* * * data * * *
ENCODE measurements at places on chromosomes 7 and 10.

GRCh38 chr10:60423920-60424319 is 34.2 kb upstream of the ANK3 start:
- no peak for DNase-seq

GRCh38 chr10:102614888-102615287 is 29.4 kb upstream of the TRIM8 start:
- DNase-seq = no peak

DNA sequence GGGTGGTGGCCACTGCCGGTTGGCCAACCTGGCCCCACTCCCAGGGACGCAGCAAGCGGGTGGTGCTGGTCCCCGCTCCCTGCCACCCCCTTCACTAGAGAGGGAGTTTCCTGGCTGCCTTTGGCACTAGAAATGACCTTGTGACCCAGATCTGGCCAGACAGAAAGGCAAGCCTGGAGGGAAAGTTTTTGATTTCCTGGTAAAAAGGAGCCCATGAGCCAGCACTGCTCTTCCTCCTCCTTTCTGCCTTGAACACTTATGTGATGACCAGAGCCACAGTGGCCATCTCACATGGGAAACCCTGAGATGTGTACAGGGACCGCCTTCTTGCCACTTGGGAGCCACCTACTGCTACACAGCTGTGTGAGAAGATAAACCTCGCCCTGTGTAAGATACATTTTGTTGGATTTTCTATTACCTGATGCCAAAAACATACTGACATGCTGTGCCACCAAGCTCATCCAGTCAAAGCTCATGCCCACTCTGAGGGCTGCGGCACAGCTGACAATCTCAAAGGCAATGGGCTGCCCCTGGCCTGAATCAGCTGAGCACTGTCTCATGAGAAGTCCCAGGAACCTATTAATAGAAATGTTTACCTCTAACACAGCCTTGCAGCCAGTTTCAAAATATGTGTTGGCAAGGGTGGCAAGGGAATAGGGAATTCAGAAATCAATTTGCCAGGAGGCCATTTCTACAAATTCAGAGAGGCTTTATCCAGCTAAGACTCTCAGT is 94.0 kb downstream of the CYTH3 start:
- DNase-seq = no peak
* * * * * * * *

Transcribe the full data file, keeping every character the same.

ENCODE measurements at places on chromosomes 7 and 10.

GRCh38 chr10:60423920-60424319 is 34.2 kb upstream of the ANK3 start:
- no peak for DNase-seq

GRCh38 chr10:102614888-102615287 is 29.4 kb upstream of the TRIM8 start:
- DNase-seq = no peak

DNA sequence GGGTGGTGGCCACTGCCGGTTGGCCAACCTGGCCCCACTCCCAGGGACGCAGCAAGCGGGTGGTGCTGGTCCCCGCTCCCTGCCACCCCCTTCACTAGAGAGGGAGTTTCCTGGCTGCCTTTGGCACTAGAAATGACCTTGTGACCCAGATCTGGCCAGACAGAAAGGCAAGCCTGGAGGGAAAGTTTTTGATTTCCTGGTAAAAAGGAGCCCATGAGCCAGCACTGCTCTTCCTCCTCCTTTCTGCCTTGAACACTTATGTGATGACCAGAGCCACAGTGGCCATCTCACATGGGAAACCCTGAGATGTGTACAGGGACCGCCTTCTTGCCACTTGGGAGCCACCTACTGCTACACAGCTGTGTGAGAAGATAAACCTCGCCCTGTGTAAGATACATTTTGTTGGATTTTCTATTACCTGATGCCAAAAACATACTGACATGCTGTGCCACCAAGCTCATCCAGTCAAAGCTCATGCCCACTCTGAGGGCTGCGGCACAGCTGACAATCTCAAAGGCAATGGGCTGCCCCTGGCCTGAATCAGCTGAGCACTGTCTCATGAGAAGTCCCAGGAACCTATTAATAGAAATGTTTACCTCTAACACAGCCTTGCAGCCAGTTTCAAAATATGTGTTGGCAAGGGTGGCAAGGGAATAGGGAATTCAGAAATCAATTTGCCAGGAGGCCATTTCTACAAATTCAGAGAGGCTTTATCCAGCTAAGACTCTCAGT is 94.0 kb downstream of the CYTH3 start:
- DNase-seq = no peak